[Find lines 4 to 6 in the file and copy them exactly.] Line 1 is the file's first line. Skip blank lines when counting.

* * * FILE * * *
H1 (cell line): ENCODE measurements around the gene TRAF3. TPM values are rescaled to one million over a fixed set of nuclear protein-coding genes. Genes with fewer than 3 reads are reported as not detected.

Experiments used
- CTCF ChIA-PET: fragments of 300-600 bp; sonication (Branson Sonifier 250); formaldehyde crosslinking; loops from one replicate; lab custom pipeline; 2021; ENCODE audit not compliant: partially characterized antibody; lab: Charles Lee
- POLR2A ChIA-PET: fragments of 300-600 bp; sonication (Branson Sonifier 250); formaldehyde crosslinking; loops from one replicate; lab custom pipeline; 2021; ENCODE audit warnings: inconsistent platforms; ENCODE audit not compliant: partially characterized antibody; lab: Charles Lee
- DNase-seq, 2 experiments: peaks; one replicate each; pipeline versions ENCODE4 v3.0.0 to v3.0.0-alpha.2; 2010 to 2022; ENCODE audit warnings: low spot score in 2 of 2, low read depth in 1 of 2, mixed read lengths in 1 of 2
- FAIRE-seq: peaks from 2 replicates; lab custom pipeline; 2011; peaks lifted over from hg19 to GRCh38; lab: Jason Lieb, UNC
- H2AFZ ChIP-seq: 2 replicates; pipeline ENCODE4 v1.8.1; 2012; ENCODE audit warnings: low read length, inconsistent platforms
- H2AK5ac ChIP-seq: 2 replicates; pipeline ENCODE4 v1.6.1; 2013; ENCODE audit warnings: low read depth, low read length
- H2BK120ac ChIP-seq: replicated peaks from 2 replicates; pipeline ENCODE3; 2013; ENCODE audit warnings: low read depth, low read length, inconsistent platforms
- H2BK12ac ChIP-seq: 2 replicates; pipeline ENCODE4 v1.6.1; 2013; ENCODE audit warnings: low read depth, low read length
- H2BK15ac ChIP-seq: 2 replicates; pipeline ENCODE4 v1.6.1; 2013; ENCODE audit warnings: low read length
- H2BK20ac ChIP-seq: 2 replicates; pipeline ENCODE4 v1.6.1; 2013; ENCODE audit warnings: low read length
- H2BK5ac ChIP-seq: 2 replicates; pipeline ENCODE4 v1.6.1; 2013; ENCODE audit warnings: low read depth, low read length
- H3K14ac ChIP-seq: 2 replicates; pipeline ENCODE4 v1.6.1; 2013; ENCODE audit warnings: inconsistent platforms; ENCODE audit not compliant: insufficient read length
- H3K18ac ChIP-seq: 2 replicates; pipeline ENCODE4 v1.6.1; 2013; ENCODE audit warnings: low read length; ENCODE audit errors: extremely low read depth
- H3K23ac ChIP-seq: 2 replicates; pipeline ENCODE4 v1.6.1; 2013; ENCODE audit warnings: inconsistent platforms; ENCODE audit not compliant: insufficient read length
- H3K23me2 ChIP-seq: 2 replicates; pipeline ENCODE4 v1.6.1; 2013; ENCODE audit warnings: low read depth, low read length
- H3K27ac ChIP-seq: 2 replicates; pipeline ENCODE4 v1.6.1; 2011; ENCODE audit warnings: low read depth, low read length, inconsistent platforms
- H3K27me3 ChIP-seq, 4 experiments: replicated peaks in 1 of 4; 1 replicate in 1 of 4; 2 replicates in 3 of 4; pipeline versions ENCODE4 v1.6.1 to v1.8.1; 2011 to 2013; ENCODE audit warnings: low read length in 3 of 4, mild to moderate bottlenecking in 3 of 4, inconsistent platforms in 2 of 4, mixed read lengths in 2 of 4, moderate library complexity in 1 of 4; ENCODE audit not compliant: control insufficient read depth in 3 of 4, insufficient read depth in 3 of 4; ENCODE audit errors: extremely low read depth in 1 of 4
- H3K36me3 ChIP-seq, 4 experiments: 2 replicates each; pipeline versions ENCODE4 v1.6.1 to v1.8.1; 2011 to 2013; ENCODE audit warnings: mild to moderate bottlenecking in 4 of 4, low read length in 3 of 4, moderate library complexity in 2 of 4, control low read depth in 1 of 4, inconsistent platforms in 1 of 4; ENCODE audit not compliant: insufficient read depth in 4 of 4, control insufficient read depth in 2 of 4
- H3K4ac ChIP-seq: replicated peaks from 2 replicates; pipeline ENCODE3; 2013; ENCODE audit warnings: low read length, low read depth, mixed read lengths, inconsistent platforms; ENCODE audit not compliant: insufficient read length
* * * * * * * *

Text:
- POLR2A ChIA-PET: fragments of 300-600 bp; sonication (Branson Sonifier 250); formaldehyde crosslinking; loops from one replicate; lab custom pipeline; 2021; ENCODE audit warnings: inconsistent platforms; ENCODE audit not compliant: partially characterized antibody; lab: Charles Lee
- DNase-seq, 2 experiments: peaks; one replicate each; pipeline versions ENCODE4 v3.0.0 to v3.0.0-alpha.2; 2010 to 2022; ENCODE audit warnings: low spot score in 2 of 2, low read depth in 1 of 2, mixed read lengths in 1 of 2
- FAIRE-seq: peaks from 2 replicates; lab custom pipeline; 2011; peaks lifted over from hg19 to GRCh38; lab: Jason Lieb, UNC